The following remarks of Dr. Bill Gertz were prepared for his speech of acceptance of an honorary doctorate to alumni and faculty on May 23 at the Unification Theological Seminary in Barrytown, NY but do not constitute a verbatim transcript of his speech.
Dr. Spurgin, distinguished faculty, board members, graduates, ladies and gentlemen.
It is my great privilege to receive this honorary doctorate from the Unification Theological Seminary. I thank you deeply.
Woody Allen, the comedic writer and filmmaker, once said that 80 percent of life is showing up.
He was talking about his formula for success. To be successful in life requires hard work, dedication, sacrifice and discipline – concepts too often shunned in today’s culture of instant self-gratification and self-entitlement – that feeling that someone deserves something despite having done little to earn it.
I believe strongly that you have to show up I life, and if you work hard, success will be yours. Reject narcissism. Give up your life for the sake of others and blessings will be yours.
I was reminded of that during a meeting with Rev. Moon in Washington more than 20 years ago. I was becoming a well-known national security reporter. He was at the Washington Hilton for a conference. Father looked at me and said in his deep voice: “You’re a big shot now.”
As was his way, he never missed an opportunity to teach and preach. He then told me two things: One is I need to create more people like myself. Second, he said remember that America’s motto – One Nation Under God should be expanded to One World Under God. That, he explained, is God’s ultimate hope for America -- to become a beacon of hope, freedom and truth and true families.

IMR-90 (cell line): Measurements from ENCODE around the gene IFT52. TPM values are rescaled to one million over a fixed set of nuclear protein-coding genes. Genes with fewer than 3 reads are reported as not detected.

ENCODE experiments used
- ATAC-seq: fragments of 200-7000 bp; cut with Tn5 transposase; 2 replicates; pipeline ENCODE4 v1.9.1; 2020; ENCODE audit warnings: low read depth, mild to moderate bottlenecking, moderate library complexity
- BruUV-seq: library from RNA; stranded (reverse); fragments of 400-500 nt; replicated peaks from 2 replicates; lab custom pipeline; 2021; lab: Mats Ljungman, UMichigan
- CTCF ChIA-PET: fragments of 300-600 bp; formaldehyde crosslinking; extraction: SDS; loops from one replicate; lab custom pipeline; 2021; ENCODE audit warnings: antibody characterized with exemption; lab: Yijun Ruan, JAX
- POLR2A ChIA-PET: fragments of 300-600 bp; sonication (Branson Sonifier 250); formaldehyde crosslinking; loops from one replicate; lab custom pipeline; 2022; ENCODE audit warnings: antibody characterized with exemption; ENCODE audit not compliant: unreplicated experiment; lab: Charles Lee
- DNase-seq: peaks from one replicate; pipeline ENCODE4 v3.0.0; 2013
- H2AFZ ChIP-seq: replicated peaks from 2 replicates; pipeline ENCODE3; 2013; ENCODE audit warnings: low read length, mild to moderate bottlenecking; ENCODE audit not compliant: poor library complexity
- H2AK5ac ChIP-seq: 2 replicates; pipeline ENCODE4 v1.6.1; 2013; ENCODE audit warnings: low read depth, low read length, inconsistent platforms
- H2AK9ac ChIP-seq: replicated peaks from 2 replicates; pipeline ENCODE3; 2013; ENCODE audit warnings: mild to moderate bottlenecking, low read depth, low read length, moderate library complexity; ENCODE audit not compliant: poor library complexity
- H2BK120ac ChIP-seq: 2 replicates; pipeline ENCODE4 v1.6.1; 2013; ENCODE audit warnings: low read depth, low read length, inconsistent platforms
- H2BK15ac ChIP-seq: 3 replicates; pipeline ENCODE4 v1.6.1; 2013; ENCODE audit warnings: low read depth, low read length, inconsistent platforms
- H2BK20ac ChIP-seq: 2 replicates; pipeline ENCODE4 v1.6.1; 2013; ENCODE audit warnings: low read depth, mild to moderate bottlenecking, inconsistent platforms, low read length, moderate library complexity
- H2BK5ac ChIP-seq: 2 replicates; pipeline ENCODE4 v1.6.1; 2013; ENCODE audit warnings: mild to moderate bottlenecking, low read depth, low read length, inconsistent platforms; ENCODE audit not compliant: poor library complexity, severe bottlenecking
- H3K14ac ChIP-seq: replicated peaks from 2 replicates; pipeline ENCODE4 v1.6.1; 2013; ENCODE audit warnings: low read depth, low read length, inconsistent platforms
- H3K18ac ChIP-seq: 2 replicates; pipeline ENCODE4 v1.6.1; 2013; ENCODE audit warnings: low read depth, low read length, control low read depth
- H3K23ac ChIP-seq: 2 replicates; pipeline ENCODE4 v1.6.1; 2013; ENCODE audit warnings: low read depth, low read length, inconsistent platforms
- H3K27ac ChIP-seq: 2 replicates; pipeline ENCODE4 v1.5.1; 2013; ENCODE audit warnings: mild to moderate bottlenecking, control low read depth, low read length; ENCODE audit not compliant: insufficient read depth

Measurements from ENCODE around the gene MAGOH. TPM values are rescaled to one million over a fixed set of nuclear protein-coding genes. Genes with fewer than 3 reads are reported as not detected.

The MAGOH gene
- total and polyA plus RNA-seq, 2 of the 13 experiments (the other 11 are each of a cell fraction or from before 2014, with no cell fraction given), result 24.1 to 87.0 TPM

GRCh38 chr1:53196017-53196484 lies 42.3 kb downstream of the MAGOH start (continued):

My topic today is War and Peace in the Information Age. The title suggests you may be in for a long speech. But I promise you my remarks will be brief.
I started in journalism in the early1980s when IBM Selectric typewriters were cutting edge technology. Within a few years of joining the Washington Times, the first Radio Shack TRS-80 computers came out. We nicknamed them Trash 80s. They had small, difficult-to-see screens about this size. But they represented a sea change. For the first time in history, news reporters could file stories from a small device by transferring copy digitally through the telephone. The often-iffy phone connectivity was an adventure, but it allowed transferring news stories remotely and revolutionized the news business since.
Today, this handheld device is at the cutting edge of the information age. Most handhelds today possess more computing power than room-sized supercomputers of the 1990s. They often dominate our lives and those of our loved ones. The information age is upon us. And it is transforming our lives. Yet even with the technological marvels that we take for granted, we are really in the early stages of applying that technology. The possibilities seem limitless.
On the horizon is something called the Internet of Things. It will expand our electronic connectivity beyond computers and cell phones. Future networks will reach the myriad of micro-mechanical devices, from our cars, to our home appliances to thousands of other devices. Information dominates our lives. It affects everything from how we communicate, educate, and inform, to how we do business and entertain ourselves. Unfortunately, there is also dark side to the technology. It is changing the nature of modern warfare.